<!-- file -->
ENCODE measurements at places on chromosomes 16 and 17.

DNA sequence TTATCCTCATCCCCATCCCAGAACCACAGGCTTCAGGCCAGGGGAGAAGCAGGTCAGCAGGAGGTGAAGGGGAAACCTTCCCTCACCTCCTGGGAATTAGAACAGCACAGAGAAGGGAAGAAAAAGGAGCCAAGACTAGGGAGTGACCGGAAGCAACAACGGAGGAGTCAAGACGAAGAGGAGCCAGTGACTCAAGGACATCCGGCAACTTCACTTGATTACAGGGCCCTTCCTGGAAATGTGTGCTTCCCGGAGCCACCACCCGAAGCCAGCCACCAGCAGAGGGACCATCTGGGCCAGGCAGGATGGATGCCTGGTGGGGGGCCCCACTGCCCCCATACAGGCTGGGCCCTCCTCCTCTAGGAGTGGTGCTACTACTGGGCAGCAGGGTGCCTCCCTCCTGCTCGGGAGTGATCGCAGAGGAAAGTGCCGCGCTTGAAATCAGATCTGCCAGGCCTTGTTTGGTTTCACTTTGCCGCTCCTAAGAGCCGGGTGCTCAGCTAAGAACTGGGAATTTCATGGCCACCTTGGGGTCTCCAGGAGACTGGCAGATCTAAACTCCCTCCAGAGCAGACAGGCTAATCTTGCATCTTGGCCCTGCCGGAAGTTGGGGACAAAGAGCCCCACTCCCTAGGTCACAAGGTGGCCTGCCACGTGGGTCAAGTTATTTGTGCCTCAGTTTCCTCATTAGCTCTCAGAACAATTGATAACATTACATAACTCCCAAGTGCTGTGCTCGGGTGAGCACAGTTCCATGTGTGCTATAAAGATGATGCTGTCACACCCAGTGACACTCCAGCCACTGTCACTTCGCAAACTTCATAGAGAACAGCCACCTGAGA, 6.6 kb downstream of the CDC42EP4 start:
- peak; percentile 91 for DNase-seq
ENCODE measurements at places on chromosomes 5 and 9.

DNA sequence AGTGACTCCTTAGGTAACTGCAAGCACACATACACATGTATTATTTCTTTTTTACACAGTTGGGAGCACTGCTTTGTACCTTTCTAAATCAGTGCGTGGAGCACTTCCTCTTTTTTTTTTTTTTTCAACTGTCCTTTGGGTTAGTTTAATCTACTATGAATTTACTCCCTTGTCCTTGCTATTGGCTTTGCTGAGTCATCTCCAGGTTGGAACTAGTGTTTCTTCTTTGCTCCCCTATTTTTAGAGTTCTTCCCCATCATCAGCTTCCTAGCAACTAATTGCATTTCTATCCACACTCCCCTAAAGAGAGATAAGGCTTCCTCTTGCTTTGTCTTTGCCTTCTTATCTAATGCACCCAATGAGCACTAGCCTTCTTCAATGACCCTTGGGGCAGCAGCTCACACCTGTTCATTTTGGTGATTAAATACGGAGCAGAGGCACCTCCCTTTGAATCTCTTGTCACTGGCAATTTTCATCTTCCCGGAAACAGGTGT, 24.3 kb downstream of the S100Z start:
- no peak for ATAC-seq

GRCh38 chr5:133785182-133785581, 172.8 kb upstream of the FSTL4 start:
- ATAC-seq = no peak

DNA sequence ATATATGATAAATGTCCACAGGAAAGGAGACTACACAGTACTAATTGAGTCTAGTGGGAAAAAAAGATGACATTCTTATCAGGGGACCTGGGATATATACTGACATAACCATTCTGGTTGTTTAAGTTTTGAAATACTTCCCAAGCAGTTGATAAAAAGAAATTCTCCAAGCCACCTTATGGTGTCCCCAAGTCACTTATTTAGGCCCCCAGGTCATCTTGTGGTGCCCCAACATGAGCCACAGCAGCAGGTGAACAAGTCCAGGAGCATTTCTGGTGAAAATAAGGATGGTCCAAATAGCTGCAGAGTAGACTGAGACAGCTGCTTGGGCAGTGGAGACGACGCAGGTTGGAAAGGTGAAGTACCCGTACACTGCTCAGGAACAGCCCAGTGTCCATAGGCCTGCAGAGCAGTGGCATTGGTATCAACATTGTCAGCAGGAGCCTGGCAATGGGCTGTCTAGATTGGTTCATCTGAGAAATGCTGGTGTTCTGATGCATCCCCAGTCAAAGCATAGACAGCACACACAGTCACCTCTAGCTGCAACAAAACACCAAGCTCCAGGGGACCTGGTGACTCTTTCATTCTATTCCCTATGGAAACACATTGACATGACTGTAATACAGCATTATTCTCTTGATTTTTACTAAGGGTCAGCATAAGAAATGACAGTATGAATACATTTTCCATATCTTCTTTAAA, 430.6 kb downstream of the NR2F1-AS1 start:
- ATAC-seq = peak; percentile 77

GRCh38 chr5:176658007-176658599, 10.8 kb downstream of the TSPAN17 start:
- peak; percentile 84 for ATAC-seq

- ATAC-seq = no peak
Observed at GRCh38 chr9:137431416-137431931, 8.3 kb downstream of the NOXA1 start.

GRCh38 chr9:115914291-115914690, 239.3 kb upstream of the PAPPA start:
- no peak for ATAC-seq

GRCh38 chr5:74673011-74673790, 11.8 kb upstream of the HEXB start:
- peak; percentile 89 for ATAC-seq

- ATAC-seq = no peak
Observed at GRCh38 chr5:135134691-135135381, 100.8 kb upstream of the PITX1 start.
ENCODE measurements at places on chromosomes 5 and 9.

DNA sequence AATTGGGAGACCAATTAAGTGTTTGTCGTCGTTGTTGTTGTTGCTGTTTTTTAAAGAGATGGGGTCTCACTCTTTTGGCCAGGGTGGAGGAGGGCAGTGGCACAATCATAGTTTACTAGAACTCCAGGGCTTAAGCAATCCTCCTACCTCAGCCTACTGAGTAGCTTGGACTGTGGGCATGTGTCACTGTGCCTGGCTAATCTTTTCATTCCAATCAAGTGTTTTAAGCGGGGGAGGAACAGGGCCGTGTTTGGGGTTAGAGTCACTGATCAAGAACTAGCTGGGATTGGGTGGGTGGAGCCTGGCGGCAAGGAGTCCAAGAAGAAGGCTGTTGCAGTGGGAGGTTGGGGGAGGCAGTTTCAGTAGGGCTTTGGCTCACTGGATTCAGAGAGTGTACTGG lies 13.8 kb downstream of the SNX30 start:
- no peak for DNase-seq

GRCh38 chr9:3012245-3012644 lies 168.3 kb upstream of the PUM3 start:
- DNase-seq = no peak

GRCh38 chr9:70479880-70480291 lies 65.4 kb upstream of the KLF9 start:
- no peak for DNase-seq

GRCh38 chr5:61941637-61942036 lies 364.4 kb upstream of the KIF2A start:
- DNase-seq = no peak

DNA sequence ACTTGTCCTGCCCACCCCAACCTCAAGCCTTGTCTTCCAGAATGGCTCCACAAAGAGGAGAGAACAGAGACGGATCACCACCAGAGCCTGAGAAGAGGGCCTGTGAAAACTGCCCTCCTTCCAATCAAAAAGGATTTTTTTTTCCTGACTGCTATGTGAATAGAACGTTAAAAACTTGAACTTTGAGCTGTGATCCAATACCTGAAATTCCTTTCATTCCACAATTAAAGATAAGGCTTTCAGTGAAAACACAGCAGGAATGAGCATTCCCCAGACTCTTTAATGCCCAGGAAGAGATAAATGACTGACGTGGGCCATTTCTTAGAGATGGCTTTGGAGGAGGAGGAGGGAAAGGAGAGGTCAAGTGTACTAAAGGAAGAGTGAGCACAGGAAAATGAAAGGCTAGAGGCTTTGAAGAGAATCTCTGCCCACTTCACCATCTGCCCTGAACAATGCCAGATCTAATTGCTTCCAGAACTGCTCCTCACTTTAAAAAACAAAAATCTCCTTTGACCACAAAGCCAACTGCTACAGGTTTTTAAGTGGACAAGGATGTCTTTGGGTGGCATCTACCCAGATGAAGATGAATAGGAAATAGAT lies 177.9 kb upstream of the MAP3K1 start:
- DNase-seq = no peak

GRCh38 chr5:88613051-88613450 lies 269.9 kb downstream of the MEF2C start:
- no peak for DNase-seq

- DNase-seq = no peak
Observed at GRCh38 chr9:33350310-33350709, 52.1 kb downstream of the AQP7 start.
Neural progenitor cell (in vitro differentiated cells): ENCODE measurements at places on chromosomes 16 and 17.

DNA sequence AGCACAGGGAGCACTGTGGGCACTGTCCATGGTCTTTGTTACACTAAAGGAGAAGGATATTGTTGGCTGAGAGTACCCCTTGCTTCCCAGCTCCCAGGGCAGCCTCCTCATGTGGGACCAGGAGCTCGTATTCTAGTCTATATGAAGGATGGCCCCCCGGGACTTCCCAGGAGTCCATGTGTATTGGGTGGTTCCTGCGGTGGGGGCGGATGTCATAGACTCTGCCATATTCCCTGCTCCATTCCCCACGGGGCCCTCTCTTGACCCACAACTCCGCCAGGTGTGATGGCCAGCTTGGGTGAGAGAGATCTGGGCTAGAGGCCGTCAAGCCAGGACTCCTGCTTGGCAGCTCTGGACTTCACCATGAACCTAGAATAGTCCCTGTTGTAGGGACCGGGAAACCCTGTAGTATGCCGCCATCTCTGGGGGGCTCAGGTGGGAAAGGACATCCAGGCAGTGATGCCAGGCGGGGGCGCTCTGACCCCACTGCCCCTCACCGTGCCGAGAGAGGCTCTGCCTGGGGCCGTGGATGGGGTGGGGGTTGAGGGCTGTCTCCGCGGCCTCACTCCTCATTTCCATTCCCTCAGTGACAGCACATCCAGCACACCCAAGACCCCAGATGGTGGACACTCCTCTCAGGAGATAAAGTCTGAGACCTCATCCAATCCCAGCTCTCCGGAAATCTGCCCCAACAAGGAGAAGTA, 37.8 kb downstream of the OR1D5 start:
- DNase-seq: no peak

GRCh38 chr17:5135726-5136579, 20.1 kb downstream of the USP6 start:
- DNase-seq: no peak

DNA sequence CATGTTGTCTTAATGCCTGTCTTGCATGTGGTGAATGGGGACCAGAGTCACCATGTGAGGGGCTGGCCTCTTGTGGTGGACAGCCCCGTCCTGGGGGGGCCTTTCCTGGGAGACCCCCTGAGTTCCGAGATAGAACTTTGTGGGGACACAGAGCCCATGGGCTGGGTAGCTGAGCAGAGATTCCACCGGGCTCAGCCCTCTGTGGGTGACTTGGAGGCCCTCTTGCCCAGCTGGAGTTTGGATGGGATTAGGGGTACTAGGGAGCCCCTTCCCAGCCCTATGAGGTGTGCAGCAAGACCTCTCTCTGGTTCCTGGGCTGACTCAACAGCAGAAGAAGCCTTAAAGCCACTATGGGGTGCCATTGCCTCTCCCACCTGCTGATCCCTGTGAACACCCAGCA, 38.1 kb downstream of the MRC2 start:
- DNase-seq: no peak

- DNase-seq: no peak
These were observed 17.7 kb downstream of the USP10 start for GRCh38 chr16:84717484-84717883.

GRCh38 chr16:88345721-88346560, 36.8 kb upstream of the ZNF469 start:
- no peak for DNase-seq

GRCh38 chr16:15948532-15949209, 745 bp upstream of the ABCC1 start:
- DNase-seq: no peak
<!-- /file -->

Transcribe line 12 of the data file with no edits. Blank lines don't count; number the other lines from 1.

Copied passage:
- peak; percentile 84 for ATAC-seq